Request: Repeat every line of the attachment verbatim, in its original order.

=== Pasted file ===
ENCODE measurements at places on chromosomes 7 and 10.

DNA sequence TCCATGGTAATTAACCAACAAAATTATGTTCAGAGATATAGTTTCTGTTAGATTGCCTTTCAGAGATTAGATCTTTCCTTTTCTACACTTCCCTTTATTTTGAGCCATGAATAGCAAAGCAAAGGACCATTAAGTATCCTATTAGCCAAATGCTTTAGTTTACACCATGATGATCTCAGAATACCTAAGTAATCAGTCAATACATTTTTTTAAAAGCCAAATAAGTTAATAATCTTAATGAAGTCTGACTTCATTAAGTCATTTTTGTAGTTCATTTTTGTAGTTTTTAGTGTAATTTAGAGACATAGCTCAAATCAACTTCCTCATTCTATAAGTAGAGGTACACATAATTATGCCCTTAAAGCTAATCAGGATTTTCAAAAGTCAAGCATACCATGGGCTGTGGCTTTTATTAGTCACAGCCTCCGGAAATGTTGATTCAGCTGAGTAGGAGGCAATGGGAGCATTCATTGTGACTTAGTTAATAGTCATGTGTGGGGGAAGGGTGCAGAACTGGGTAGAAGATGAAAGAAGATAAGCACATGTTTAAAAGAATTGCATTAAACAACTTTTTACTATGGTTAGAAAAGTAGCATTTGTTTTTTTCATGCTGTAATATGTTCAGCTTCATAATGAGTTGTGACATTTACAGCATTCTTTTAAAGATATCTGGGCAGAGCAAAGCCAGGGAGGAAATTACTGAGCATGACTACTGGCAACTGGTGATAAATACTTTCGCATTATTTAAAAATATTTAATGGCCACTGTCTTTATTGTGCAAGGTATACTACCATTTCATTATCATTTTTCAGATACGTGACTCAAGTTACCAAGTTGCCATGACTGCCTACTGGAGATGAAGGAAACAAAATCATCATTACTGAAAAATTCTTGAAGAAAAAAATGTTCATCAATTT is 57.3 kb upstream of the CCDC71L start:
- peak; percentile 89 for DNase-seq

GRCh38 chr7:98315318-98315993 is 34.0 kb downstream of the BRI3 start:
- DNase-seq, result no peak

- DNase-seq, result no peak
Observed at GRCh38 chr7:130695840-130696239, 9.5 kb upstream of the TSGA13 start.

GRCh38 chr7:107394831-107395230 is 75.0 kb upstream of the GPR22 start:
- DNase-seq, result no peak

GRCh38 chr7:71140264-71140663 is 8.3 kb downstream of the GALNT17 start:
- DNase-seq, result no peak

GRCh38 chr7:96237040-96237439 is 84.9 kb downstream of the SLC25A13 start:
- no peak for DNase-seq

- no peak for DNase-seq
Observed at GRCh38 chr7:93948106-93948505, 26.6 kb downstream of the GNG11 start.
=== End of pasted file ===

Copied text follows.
ENCODE measurements at places on chromosomes 7 and 10.

DNA sequence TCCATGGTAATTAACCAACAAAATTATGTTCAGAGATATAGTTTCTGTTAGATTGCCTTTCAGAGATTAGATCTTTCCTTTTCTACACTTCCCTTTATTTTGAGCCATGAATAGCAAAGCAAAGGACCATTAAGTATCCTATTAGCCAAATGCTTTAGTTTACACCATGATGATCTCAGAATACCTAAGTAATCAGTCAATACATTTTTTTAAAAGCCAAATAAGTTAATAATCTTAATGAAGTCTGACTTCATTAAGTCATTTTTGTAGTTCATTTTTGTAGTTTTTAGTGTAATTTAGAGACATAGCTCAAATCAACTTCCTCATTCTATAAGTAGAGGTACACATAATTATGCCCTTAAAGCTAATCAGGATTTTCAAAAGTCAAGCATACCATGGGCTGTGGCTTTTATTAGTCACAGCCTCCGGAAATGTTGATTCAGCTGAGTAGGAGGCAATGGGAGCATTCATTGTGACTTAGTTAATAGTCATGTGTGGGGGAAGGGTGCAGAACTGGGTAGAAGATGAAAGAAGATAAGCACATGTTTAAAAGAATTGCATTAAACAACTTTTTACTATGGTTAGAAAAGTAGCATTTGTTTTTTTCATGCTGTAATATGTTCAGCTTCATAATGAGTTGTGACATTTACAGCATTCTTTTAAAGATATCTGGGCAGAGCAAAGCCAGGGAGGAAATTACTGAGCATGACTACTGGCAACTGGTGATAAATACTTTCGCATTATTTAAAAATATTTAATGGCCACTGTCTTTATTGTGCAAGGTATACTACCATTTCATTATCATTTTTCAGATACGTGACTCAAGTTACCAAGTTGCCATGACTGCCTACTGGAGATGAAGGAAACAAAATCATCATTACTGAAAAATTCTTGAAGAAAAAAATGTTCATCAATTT is 57.3 kb upstream of the CCDC71L start:
- peak; percentile 89 for DNase-seq

GRCh38 chr7:98315318-98315993 is 34.0 kb downstream of the BRI3 start:
- DNase-seq, result no peak

- DNase-seq, result no peak
Observed at GRCh38 chr7:130695840-130696239, 9.5 kb upstream of the TSGA13 start.

GRCh38 chr7:107394831-107395230 is 75.0 kb upstream of the GPR22 start:
- DNase-seq, result no peak

GRCh38 chr7:71140264-71140663 is 8.3 kb downstream of the GALNT17 start:
- DNase-seq, result no peak

GRCh38 chr7:96237040-96237439 is 84.9 kb downstream of the SLC25A13 start:
- no peak for DNase-seq

- no peak for DNase-seq
Observed at GRCh38 chr7:93948106-93948505, 26.6 kb downstream of the GNG11 start.